Every Student Succeeds Act shifts more power to states

Much-anticipated bill attempts to satisfy all stakeholder groups as it moves away from NCLB mandates

every-student-succeedsWhile a “new and improved” version of the hotly-debated No Child Left Behind Act (NCLB) would still require reading and math testing in grades 3-8 and once in high school, states would have much more leeway when it comes to defining teaching and learning objectives and outlining accountability measures.

The Every Student Succeeds Act gives states the power to determine their own academic goals and measure progress toward those goals–a departure from NCLB, which aimed for 100 percent math and reading proficiency by 2014.

States or districts will be in charge of determining how to improve persistently underperforming schools. Previously, NCLB gave the federal government a strong voice in what happened to those schools. Now, under Every Student Succeeds, schools requiring much intervention would be among the lowest-performing 5 percent in the state.…Read More

Accountability without autonomy is tyranny

When educational research reaches the public through the corporate media, the consequences are often dire, explains P.L. Thomas for the Daily Kos. Chetty, Friedman, and Rockoff released “The Long-Term Impacts of Teachers: Teacher Value-Added and Student Outcomes in Adulthood” and immediately The New York Times pronounced in “Big Study Links Good Teachers to Lasting Gains”. The simplistic and idealistic headline reflects the central failure of the media in the education reform debate…

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The accountability moratorium is here

Many states across the nation are well underway with the challenging work of implementing the Common Core State Standards, the Thomas B. Fordham Institute reports. But what does a thoughtful transition from existing to new standards look like? And what are the implications for accountability systems in the interim? This past August and September, the research team at Fordham interviewed officials and policy advocates in five states—Arkansas, Colorado, Florida, Massachusetts, and New York—to get a sense of how they are approaching accountability in the transition to the Common Core. We asked stakeholders about their plans for using student data during this transition period, and in particular what the “stakes” would be for schools, educators, and students. While we found nuances in each state, four patterns emerged across our small sample. The first is discussed in this post, with three to follow over the next few weeks…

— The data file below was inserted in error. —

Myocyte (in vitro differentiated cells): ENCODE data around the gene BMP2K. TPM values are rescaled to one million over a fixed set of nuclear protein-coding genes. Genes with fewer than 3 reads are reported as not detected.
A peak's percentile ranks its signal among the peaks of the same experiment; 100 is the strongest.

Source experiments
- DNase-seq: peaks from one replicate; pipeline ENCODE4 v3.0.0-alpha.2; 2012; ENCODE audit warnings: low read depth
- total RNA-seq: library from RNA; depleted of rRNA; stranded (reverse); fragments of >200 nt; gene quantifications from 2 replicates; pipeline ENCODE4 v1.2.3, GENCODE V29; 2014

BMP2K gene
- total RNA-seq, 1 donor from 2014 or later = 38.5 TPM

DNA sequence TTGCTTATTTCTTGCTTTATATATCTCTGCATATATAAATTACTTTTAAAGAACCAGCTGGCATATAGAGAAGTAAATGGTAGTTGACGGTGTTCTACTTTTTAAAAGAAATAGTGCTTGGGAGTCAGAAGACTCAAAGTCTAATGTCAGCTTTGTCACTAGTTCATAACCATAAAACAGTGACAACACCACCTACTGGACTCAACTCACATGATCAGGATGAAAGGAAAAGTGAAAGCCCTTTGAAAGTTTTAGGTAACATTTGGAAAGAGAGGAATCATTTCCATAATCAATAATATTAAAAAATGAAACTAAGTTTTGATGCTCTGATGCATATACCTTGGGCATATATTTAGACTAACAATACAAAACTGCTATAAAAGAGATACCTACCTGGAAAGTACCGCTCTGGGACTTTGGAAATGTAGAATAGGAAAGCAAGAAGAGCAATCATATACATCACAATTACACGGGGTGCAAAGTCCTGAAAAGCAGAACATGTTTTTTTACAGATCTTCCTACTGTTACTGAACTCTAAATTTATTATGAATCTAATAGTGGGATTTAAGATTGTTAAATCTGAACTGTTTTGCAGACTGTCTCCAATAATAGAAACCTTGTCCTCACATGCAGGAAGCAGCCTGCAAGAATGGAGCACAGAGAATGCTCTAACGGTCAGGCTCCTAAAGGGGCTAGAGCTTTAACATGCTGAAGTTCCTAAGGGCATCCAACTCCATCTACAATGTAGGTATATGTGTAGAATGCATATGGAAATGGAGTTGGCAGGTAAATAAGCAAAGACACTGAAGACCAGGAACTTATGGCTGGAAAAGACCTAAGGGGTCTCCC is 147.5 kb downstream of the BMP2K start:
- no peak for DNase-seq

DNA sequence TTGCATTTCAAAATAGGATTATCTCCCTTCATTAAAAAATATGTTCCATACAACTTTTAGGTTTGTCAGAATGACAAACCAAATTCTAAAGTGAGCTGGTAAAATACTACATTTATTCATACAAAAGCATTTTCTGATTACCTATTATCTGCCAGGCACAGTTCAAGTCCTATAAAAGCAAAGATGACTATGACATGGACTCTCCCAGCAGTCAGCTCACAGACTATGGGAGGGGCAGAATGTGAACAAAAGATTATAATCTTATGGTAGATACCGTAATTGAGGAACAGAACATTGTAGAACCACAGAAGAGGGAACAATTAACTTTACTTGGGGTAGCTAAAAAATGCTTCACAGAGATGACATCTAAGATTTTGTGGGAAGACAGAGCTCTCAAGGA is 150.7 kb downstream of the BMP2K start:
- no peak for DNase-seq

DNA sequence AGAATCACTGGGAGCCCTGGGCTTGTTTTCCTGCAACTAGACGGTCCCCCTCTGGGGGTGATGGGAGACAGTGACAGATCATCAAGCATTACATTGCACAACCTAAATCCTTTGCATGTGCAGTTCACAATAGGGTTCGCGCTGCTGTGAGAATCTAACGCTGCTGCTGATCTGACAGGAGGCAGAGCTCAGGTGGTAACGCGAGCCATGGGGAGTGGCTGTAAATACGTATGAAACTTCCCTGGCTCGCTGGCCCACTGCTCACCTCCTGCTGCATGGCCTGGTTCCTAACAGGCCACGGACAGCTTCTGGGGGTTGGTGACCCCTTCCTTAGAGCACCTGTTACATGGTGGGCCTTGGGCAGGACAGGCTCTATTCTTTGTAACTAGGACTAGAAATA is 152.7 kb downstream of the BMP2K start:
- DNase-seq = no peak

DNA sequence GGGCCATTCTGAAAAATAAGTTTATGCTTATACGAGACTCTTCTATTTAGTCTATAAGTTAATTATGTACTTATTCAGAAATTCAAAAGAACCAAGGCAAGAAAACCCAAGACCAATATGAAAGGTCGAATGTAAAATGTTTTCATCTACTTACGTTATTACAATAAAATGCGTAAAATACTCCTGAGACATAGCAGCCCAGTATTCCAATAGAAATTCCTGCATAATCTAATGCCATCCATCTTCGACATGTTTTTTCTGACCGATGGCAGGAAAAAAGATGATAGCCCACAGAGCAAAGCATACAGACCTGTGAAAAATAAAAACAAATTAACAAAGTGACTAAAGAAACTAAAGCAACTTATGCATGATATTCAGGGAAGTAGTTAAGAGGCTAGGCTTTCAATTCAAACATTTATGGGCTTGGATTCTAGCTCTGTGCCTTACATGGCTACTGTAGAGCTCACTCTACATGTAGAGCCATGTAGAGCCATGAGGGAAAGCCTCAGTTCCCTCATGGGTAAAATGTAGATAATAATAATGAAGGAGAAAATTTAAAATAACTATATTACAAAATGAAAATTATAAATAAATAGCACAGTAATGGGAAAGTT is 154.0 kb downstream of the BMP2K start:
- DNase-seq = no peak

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Video-based modeling enhances online training for Minn. Teachers

Like many states across the country, Minnesota has implemented strategies to improve mathematics education that include higher standards, greater accountability, and increased access to challenging curricula. Still, the teacher’s role remains central to mathematics reform, particularly for elementary teachers who set the stage for students’ future success in math. Content-specific, practical professional development for these teachers is therefore crucial to the success of these reforms.

Unfortunately, as financial resources shrink, providing professional development to these teachers has become alarmingly cost-prohibitive. Time, funding, and logistics pose significant barriers to all schools, but particularly to those in rural areas where wide disbursement of faculty makes regular face-to-face meetings expensive and inefficient. Even if financial and technical resources were available, often there simply are not enough qualified trainers to reach every teacher in need.

In 2002, Twin Cities Public Television (TPT) brought its digital video expertise into partnership with the Rational Numbers Project (RNP) in an effort to provide teachers and districts with wider, easier, and more cost-effective access to high-quality professional development. The RNP had in its repertory a five-day, face-to-face workshop for mathematics teachers that gave our collaborative project ideal source material on several levels: the workshop’s effectiveness was backed by 20 years of research; its content (focused on increasing student understanding of fractions through the use of hands-on manipulatives) lent itself to online adaptation; and the RNP staff people trained to lead the workshop were few in number but high in demand. …Read More